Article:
That's not to say that the threshold might be lower at lower programmes, as you go down the rankings. So while you may have gotten acceptances, that may not be the case when OP applies, which is why the general consensus is to retake till you're above the 165 threshold. At the very least, you can be moderately certain your package gets looked at.

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    Re: Profile Evaluation 2020 (or 2021)

    Quote Originally Posted by tutonic View Post
    The reason for this is that GRE scores are used as a first cut, to thin the pile of applicants. That's a fact. Retaking the GRE is relatively cheap, compared to remedying other aspects of your profile. All other work on your profile becomes irrelevant if your package isn't even looked at.

    That's not to say that the threshold might be lower at lower programmes, as you go down the rankings. So while you may have gotten acceptances, that may not be the case when OP applies, which is why the general consensus is to retake till you're above the 165 threshold. At the very least, you can be moderately certain your package gets looked at.
    Not a fact, and certainly not true at all schools. I have been on the admissions committee at my top 20. We do care about the GRE scores, but there is no mechanical first cut based on GREs. We look at them alongside the rest of the application. I donít know what other departments do, but it is irresponsible to tell candidates that there is a universal threshold of 165.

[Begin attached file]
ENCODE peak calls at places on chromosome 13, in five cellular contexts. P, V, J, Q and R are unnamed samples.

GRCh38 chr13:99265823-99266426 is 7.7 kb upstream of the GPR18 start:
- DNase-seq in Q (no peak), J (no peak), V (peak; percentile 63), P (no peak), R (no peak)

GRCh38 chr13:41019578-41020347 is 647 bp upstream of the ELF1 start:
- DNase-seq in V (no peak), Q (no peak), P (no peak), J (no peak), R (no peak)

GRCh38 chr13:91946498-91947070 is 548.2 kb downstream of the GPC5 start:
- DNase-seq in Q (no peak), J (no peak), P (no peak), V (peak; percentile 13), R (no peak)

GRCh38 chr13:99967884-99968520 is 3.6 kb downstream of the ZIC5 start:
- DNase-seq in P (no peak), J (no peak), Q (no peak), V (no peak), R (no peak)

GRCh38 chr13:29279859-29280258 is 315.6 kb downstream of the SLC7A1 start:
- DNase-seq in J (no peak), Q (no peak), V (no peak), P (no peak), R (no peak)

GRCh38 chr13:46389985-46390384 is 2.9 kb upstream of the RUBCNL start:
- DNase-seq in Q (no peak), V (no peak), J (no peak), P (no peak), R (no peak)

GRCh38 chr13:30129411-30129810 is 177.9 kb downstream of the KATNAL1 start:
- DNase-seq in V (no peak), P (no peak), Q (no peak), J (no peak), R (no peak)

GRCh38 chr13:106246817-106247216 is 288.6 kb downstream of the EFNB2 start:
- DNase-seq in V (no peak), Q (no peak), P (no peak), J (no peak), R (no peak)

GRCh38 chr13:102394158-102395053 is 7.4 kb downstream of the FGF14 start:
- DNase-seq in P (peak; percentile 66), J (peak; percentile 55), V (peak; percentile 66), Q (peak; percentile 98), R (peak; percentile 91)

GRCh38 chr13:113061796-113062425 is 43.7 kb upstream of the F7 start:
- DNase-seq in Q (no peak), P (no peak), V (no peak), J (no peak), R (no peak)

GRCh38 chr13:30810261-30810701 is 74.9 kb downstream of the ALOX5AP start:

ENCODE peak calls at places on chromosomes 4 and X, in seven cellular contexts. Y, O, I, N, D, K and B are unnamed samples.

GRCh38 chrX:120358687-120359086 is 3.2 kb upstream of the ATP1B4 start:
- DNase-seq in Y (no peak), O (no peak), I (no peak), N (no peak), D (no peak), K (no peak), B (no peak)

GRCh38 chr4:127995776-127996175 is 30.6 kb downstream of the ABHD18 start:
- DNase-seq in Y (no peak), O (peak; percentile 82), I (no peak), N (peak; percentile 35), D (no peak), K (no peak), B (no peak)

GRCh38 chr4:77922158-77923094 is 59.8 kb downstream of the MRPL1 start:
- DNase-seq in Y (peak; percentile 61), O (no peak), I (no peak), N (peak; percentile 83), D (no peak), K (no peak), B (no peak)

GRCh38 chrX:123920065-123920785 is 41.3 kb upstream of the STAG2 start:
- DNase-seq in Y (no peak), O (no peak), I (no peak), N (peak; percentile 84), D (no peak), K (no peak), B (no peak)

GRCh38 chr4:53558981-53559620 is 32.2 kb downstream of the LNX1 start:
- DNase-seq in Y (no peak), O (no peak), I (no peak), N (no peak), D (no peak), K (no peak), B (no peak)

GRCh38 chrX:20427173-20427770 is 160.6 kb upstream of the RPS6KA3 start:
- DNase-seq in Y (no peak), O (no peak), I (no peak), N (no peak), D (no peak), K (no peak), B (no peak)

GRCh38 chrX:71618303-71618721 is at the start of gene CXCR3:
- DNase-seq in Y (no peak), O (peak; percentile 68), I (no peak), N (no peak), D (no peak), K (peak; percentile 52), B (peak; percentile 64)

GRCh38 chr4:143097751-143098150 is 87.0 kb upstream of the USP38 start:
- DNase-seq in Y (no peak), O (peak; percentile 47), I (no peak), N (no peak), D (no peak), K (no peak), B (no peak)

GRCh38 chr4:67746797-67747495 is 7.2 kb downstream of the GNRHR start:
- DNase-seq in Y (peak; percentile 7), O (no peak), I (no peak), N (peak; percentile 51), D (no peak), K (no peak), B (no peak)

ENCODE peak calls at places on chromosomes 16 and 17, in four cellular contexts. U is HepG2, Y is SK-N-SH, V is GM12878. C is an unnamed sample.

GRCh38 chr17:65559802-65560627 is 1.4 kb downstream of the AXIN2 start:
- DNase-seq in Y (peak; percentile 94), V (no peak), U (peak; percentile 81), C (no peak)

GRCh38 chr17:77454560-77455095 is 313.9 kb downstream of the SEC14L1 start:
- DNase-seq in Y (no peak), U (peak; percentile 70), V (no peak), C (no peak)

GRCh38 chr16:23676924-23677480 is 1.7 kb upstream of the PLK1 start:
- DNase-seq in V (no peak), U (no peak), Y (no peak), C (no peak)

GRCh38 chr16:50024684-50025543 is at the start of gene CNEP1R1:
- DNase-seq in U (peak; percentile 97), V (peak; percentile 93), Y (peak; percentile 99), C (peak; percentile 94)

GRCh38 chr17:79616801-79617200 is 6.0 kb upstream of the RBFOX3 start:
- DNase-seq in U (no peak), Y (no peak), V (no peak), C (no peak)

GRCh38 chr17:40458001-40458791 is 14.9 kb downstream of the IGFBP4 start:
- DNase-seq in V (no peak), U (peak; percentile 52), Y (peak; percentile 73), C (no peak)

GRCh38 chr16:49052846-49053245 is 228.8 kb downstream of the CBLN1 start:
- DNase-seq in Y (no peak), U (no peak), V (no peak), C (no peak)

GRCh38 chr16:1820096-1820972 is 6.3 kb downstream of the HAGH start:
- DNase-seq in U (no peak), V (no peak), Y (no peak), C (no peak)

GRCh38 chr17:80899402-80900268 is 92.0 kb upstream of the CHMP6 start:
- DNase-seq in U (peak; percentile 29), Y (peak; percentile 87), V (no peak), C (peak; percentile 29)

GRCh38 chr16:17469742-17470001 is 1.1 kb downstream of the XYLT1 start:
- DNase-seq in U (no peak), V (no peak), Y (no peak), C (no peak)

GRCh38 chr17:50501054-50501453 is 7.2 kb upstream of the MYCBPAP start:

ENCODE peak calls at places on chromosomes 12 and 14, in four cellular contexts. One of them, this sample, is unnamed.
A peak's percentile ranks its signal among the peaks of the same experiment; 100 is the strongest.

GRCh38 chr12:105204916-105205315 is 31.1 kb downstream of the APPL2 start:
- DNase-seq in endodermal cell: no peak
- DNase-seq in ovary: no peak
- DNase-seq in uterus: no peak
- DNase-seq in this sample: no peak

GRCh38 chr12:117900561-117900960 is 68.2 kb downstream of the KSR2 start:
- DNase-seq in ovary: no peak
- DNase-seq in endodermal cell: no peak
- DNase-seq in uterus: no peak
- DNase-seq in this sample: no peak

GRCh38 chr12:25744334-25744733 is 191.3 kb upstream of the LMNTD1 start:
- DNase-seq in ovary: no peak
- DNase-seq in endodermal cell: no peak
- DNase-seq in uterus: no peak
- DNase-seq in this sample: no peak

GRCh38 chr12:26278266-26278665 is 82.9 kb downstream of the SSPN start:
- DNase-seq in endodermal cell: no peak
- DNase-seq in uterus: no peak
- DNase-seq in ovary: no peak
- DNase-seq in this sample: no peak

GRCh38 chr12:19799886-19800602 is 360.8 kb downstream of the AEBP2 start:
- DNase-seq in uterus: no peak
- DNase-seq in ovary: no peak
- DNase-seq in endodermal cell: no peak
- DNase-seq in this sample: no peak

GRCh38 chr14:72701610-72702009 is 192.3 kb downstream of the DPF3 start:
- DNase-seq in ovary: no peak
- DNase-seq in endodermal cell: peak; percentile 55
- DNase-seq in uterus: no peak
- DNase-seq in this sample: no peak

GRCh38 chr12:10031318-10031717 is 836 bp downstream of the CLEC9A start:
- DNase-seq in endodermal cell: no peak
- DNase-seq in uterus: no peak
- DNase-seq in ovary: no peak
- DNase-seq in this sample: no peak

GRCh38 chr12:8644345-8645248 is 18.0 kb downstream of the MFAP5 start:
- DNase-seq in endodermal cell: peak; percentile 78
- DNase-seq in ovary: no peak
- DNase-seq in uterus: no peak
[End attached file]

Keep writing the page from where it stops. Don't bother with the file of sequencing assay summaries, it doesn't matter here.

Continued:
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    Re: Profile Evaluation 2020 (or 2021)

    Quote Originally Posted by tutonic View Post
    The reason for this is that GRE scores are used as a first cut, to thin the pile of applicants. That's a fact. Retaking the GRE is relatively cheap, compared to remedying other aspects of your profile. All other work on your profile becomes irrelevant if your package isn't even looked at.

    That's not to say that the threshold might be lower at lower programmes, as you go down the rankings. So while you may have gotten acceptances, that may not be the case when OP applies, which is why the general consensus is to retake till you're above the 165 threshold. At the very least, you can be moderately certain your package gets looked at.